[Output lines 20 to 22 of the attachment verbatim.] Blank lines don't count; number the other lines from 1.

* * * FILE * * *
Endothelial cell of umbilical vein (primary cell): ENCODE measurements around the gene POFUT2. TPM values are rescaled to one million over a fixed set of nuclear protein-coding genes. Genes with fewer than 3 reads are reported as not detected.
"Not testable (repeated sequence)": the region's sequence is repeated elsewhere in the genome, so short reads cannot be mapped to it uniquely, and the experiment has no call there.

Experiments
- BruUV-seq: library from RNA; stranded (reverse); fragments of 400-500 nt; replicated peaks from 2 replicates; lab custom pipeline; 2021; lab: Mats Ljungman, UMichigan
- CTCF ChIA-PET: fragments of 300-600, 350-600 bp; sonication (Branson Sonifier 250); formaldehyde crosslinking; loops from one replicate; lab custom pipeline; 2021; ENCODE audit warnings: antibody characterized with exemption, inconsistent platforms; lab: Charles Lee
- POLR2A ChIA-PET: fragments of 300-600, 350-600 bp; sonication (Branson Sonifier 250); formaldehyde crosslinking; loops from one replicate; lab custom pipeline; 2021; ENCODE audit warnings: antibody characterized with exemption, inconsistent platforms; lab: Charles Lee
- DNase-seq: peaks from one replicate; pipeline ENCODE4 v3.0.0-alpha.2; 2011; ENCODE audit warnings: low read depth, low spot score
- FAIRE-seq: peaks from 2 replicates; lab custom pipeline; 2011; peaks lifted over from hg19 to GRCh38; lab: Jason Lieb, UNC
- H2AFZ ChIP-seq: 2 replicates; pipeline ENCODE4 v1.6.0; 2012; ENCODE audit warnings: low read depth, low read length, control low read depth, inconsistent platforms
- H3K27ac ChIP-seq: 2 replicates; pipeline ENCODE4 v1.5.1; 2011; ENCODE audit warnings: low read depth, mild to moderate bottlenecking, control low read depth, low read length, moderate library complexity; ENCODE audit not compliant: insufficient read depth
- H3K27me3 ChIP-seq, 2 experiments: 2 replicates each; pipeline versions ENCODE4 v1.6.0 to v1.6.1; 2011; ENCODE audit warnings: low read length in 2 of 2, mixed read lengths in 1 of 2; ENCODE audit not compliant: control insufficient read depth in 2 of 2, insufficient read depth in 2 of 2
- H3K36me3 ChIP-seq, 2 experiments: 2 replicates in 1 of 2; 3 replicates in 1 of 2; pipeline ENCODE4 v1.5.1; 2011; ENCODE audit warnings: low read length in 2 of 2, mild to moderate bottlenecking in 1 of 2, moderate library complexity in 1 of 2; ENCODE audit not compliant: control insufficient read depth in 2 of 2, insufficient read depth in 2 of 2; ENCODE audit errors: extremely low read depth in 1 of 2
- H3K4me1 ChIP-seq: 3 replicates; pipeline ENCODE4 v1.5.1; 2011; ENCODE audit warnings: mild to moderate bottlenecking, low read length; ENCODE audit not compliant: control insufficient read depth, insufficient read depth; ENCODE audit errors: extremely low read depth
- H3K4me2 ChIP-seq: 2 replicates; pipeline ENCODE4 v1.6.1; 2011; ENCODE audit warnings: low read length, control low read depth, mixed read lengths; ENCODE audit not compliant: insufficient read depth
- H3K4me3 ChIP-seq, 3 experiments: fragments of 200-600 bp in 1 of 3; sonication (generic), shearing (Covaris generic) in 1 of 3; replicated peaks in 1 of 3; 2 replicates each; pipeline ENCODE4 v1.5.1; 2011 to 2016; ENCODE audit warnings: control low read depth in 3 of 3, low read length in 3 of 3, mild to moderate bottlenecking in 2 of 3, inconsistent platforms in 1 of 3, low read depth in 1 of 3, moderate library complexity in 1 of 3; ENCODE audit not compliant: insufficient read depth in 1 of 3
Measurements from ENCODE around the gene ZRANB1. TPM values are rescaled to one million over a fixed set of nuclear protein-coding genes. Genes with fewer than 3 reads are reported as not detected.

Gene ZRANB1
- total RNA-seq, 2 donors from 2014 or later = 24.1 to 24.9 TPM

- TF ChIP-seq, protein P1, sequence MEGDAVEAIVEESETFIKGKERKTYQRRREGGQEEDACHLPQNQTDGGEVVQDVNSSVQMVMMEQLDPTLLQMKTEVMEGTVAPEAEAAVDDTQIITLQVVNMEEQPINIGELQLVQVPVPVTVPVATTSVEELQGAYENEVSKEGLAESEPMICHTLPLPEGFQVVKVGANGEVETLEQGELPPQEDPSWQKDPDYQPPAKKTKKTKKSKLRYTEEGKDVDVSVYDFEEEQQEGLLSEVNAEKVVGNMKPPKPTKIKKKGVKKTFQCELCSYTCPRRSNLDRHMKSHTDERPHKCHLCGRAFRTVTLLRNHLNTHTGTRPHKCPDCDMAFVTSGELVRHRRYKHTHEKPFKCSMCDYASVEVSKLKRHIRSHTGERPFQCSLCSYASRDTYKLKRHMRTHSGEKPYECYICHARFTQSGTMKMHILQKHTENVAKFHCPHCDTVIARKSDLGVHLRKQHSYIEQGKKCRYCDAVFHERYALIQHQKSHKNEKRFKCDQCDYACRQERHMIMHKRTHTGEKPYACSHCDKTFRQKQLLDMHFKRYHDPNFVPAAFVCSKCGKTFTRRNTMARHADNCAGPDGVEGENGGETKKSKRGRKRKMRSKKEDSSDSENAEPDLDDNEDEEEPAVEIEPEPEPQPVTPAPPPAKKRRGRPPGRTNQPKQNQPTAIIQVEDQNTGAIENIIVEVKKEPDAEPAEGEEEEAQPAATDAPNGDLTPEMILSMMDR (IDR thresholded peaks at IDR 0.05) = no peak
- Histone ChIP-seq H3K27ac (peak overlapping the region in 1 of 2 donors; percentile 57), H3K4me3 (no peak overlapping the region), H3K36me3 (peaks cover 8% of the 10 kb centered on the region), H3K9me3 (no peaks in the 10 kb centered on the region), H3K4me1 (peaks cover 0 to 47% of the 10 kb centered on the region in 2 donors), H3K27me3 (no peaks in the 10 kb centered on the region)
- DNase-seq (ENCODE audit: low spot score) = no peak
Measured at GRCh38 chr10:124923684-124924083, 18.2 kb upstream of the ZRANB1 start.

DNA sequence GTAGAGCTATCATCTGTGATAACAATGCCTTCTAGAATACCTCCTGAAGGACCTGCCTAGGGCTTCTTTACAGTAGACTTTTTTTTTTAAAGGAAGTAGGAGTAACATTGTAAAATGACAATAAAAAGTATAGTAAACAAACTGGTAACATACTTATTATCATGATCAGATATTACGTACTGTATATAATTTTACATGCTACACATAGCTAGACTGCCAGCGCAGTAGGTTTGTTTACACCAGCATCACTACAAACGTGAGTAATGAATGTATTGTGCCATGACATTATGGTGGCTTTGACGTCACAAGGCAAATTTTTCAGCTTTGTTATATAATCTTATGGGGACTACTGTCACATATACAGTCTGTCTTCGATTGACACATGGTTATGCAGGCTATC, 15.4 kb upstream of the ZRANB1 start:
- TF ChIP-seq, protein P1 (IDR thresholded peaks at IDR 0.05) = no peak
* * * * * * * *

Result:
- Histone ChIP-seq H3K27ac (peak overlapping the region in 1 of 2 donors; percentile 57), H3K4me3 (no peak overlapping the region), H3K36me3 (peaks cover 8% of the 10 kb centered on the region), H3K9me3 (no peaks in the 10 kb centered on the region), H3K4me1 (peaks cover 0 to 47% of the 10 kb centered on the region in 2 donors), H3K27me3 (no peaks in the 10 kb centered on the region)
- DNase-seq (ENCODE audit: low spot score) = no peak
Measured at GRCh38 chr10:124923684-124924083, 18.2 kb upstream of the ZRANB1 start.